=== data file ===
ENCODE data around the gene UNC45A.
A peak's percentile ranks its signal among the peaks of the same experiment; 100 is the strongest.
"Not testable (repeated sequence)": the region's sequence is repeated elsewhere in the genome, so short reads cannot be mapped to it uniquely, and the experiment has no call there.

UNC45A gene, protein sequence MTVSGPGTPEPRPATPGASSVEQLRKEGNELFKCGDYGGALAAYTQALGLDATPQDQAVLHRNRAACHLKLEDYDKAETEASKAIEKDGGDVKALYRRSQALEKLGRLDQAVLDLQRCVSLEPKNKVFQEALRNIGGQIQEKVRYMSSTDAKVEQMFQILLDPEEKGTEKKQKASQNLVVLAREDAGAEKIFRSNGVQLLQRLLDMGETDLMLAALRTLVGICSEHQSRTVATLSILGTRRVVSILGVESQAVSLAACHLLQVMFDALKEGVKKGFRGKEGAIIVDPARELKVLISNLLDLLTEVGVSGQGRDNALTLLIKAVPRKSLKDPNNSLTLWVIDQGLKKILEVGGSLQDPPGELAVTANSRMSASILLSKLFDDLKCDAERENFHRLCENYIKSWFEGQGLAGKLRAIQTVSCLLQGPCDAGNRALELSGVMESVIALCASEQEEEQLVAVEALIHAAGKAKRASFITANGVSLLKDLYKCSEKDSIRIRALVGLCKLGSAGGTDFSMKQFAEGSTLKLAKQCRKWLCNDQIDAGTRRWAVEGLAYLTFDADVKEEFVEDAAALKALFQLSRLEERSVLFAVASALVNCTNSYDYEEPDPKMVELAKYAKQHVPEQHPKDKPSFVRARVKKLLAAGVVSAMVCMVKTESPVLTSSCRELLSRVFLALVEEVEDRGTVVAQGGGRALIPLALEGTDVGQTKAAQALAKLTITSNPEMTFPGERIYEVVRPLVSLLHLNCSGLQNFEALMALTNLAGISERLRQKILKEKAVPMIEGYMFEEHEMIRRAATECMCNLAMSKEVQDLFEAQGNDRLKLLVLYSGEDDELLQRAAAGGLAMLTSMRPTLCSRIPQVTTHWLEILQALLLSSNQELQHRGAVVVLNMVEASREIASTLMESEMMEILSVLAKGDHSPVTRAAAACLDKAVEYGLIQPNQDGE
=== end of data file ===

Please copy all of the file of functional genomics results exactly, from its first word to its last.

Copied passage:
ENCODE data around the gene UNC45A.
A peak's percentile ranks its signal among the peaks of the same experiment; 100 is the strongest.
"Not testable (repeated sequence)": the region's sequence is repeated elsewhere in the genome, so short reads cannot be mapped to it uniquely, and the experiment has no call there.

UNC45A gene, protein sequence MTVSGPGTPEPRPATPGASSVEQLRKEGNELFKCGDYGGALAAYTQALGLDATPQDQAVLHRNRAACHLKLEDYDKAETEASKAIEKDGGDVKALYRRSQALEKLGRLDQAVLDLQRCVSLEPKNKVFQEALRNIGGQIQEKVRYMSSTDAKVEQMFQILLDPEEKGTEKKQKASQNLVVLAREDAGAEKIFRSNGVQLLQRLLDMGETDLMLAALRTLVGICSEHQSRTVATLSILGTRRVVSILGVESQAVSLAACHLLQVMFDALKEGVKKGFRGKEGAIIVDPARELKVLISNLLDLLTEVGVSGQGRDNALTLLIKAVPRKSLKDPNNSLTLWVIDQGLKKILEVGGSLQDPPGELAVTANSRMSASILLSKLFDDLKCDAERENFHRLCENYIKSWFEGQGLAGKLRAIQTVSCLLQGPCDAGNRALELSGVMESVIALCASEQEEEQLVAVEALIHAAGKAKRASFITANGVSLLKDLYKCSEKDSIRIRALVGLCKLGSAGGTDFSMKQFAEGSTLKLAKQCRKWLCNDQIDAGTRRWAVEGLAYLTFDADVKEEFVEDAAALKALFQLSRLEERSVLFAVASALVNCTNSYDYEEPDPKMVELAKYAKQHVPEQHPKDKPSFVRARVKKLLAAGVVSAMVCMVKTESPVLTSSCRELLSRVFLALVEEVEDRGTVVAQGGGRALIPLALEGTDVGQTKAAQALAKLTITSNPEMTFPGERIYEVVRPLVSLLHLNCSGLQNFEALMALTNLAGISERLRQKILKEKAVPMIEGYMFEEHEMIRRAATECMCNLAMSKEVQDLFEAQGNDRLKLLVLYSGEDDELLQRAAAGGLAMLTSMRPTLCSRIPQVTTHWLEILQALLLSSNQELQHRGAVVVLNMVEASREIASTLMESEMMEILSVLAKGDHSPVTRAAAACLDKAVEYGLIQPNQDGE